Body Mass Index and Alcohol Consumption: Family History of Alcoholism as a Moderator

Department of Psychology, Yale University, New Haven, CT 06520-8205, USA.
Psychology of Addictive Behaviors (Impact Factor: 2.09). 07/2009; 23(2):216-25. DOI: 10.1037/a0015011
Source: PubMed


Recent research suggests that excess food consumption may be conceptualized as an addictive behavior. Much of the evidence comes from neurobiological similarities between drug and food consumption. In addition, an inverse relation between alcohol consumption and body mass index (BMI) has been observed. Previous research has hypothesized that this inverse relation is attributable to competition between food and alcohol for similar neurotransmitter receptors. The current study explored this neurobiological hypothesis further by examining the influence of an indicator of biological risk associated with alcohol problems (family history of alcoholism) on the relationship between alcohol and food intake. Data from 37,259 participants in the National Epidemiologic Survey on Alcohol and Related Conditions (NESARC) were included in the study. BMI, family history of alcoholism, gender, and race/ethnicity were assessed as predictors of typical drinking frequency and estimated blood alcohol concentration (BAC). An inverse relationship between alcohol consumption and BMI was demonstrated. An attenuation of family history effects on drinking behavior was evident for obese compared to nonobese participants. The results suggest a neurobiological link between alcohol use and food consumption, consistent with theories characterizing excess food consumption as an addictive behavior.

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    • "A smaller Akaike's Information Criterion (AIC) indicates a better fit to the data (Heath et al., 1989; Neale and Maes, 1992; Rijsdijk and Sham, 2002). We first ran the ACE and ADE models without adjustment, and then we adjusted for body mass index (BMI) as BMI was a biology-meaningful potential confounder (Elks et al., 2012; Gearhardt and Corbin, 2009; Heath and Martin, 1994). We conducted 2 sensitivity analyses by reclassification of twins who answered " less often " into those who answered " absence " in response to questions " How often do you have an intoxication/ hangover? "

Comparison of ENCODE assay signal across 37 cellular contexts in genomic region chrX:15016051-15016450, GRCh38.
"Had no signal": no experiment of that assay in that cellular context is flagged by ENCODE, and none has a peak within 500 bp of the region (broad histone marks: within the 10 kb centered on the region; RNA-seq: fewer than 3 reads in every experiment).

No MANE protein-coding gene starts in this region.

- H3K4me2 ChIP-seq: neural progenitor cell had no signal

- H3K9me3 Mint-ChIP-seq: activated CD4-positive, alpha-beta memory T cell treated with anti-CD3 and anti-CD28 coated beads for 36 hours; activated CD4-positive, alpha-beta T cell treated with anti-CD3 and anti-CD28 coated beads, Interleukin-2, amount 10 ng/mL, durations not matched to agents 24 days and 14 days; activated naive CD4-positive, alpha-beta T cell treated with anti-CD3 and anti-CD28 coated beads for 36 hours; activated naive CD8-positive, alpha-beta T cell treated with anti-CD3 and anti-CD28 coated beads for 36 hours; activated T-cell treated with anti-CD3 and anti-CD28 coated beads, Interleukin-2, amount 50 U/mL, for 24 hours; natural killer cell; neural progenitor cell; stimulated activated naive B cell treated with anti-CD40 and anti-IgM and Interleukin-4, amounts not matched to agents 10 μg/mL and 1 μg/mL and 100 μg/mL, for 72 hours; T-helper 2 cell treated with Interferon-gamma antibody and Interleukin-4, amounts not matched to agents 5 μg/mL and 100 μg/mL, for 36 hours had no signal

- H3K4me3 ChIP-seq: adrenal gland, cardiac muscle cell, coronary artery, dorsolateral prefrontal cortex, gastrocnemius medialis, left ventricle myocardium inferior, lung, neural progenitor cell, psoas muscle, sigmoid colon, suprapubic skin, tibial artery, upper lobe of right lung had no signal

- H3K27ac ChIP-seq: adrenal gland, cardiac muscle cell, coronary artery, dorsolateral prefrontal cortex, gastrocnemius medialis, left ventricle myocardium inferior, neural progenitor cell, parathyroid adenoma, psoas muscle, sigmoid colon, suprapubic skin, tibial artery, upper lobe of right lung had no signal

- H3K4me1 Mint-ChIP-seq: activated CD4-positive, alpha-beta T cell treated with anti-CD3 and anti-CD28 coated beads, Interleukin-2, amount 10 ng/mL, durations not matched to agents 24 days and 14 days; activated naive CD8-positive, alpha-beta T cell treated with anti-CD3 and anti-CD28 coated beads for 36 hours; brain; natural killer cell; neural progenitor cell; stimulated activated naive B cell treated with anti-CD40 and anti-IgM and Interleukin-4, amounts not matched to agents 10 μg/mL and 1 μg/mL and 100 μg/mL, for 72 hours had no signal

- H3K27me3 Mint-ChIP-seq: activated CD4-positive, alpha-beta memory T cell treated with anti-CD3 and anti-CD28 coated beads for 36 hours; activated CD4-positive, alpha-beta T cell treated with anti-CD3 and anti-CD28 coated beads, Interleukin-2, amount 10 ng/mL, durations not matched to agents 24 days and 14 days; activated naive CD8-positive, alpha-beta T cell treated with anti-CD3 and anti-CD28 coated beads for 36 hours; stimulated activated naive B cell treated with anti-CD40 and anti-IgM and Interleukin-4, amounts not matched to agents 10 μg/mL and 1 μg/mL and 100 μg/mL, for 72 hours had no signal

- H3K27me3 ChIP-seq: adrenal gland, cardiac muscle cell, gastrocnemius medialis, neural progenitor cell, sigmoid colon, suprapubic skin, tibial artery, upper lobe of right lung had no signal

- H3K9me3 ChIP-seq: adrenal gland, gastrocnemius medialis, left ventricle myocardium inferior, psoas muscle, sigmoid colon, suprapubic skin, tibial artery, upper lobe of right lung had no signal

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    ABSTRACT: Background Alcohol consumption is influenced by heritable factors. The genetic influence on usual high-density drinking, including alcohol intoxication and hangover, is unknown. We aim to estimate the heritability of usual high-density drinking.MethodsA total of 13,511 male twins in this cross-sectional study were included from the National Academy of Sciences-National Research Council (NAS-NRC) Twin Registry. Data on the frequency of alcohol intoxication and alcohol hangover over the past year, that is, usual high-density drinking (phenotypes), were collected through a self-administered questionnaire when twins were middle-aged in 1972. Structural equation modeling was used to estimate the variance components of phenotypes.ResultsThe mean of the frequency of usual high-density drinking in the entire twin population was 0.16 times per month for intoxication and 0.18 times per month for hangover. The heritability of usual alcohol intoxication was 50.7% (95% confidence interval [CI] 46.2 to 55.0) before and 49.9% (95% CI 45.3 to 54.2) after the body mass index (BMI) adjustment. The heritability of usual hangover was 55.4% (95% CI 51.2 to 58.6) before and 54.8% (95% CI 50.6 to 58.8) after adjustment for BMI. Unshared environmental factors between co-twins explained the remaining variance in alcohol intoxication and in hangover.Conclusions Both genetic and unshared environmental factors have important influences on usual alcohol intoxication and hangover. These findings are important in understanding the occurrence of and developing interventions for usual high-density drinking.
    Alcoholism Clinical and Experimental Research 08/2014; 38(8). DOI:10.1111/acer.12487 · 3.21 Impact Factor
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    • "bei BN und BES; Calero-Elvira et al., 2009; Gadalla & Piran, 2007; O'Brien, K. M. & Vincent, 2003). Andererseits wurde eine inverse Beziehung zwischen der Höhe des BMI und Alkoholkonsum gezeigt (Gearhardt & Corbin, 2009; Kleiner et al., 2004). Da die Yale Food Addiction Scale-Werte sowohl mit dem selbstberichteten BMI als auch mit erhöhter Esspathologie positiv korrelierten, könnten sich diese Zusammenhänge gegenseitig aufheben. "